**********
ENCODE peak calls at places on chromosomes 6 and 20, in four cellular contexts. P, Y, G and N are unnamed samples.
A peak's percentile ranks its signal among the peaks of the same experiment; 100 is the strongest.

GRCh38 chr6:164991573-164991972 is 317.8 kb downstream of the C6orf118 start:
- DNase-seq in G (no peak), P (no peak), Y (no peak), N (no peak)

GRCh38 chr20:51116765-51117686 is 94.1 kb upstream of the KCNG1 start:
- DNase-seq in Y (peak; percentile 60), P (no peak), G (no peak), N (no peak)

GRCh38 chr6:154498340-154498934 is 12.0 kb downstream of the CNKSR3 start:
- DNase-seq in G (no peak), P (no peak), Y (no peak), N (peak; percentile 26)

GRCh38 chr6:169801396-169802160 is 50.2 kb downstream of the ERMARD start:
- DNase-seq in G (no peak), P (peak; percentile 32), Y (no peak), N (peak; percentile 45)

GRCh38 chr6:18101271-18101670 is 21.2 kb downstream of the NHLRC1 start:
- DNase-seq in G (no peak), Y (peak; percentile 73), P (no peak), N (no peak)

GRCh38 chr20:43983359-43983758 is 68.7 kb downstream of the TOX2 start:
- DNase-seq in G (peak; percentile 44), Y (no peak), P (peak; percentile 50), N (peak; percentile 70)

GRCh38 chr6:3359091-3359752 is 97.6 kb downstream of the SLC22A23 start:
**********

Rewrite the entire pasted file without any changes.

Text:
ENCODE peak calls at places on chromosomes 6 and 20, in four cellular contexts. P, Y, G and N are unnamed samples.
A peak's percentile ranks its signal among the peaks of the same experiment; 100 is the strongest.

GRCh38 chr6:164991573-164991972 is 317.8 kb downstream of the C6orf118 start:
- DNase-seq in G (no peak), P (no peak), Y (no peak), N (no peak)

GRCh38 chr20:51116765-51117686 is 94.1 kb upstream of the KCNG1 start:
- DNase-seq in Y (peak; percentile 60), P (no peak), G (no peak), N (no peak)

GRCh38 chr6:154498340-154498934 is 12.0 kb downstream of the CNKSR3 start:
- DNase-seq in G (no peak), P (no peak), Y (no peak), N (peak; percentile 26)

GRCh38 chr6:169801396-169802160 is 50.2 kb downstream of the ERMARD start:
- DNase-seq in G (no peak), P (peak; percentile 32), Y (no peak), N (peak; percentile 45)

GRCh38 chr6:18101271-18101670 is 21.2 kb downstream of the NHLRC1 start:
- DNase-seq in G (no peak), Y (peak; percentile 73), P (no peak), N (no peak)

GRCh38 chr20:43983359-43983758 is 68.7 kb downstream of the TOX2 start:
- DNase-seq in G (peak; percentile 44), Y (no peak), P (peak; percentile 50), N (peak; percentile 70)

GRCh38 chr6:3359091-3359752 is 97.6 kb downstream of the SLC22A23 start: